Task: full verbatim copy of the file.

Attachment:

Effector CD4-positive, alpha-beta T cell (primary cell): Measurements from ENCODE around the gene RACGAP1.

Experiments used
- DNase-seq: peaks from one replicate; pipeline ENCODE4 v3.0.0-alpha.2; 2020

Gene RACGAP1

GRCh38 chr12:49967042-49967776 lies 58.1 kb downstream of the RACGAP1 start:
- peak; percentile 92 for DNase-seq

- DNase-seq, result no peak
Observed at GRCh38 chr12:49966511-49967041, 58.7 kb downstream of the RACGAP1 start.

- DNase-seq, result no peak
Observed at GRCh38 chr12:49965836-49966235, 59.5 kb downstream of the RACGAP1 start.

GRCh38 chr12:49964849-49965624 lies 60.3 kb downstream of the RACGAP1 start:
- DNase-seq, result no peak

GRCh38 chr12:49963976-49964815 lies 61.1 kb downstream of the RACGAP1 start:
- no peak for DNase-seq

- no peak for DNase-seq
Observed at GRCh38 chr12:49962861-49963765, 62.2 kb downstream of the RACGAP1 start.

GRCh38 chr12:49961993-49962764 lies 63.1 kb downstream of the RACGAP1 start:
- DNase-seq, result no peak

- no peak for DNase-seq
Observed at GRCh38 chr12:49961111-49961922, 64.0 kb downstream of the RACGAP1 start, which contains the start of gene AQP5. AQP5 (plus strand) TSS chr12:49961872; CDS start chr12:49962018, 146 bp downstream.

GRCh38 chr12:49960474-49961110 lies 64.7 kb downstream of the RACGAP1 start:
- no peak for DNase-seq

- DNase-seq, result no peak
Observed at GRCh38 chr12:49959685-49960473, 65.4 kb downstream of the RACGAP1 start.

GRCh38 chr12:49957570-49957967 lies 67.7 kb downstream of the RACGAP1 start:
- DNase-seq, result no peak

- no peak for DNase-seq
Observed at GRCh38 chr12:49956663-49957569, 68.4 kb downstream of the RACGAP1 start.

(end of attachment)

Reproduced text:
Effector CD4-positive, alpha-beta T cell (primary cell): Measurements from ENCODE around the gene RACGAP1.

Experiments used
- DNase-seq: peaks from one replicate; pipeline ENCODE4 v3.0.0-alpha.2; 2020

Gene RACGAP1

GRCh38 chr12:49967042-49967776 lies 58.1 kb downstream of the RACGAP1 start:
- peak; percentile 92 for DNase-seq

- DNase-seq, result no peak
Observed at GRCh38 chr12:49966511-49967041, 58.7 kb downstream of the RACGAP1 start.

- DNase-seq, result no peak
Observed at GRCh38 chr12:49965836-49966235, 59.5 kb downstream of the RACGAP1 start.

GRCh38 chr12:49964849-49965624 lies 60.3 kb downstream of the RACGAP1 start:
- DNase-seq, result no peak

GRCh38 chr12:49963976-49964815 lies 61.1 kb downstream of the RACGAP1 start:
- no peak for DNase-seq

- no peak for DNase-seq
Observed at GRCh38 chr12:49962861-49963765, 62.2 kb downstream of the RACGAP1 start.

GRCh38 chr12:49961993-49962764 lies 63.1 kb downstream of the RACGAP1 start:
- DNase-seq, result no peak

- no peak for DNase-seq
Observed at GRCh38 chr12:49961111-49961922, 64.0 kb downstream of the RACGAP1 start, which contains the start of gene AQP5. AQP5 (plus strand) TSS chr12:49961872; CDS start chr12:49962018, 146 bp downstream.

GRCh38 chr12:49960474-49961110 lies 64.7 kb downstream of the RACGAP1 start:
- no peak for DNase-seq

- DNase-seq, result no peak
Observed at GRCh38 chr12:49959685-49960473, 65.4 kb downstream of the RACGAP1 start.

GRCh38 chr12:49957570-49957967 lies 67.7 kb downstream of the RACGAP1 start:
- DNase-seq, result no peak

- no peak for DNase-seq
Observed at GRCh38 chr12:49956663-49957569, 68.4 kb downstream of the RACGAP1 start.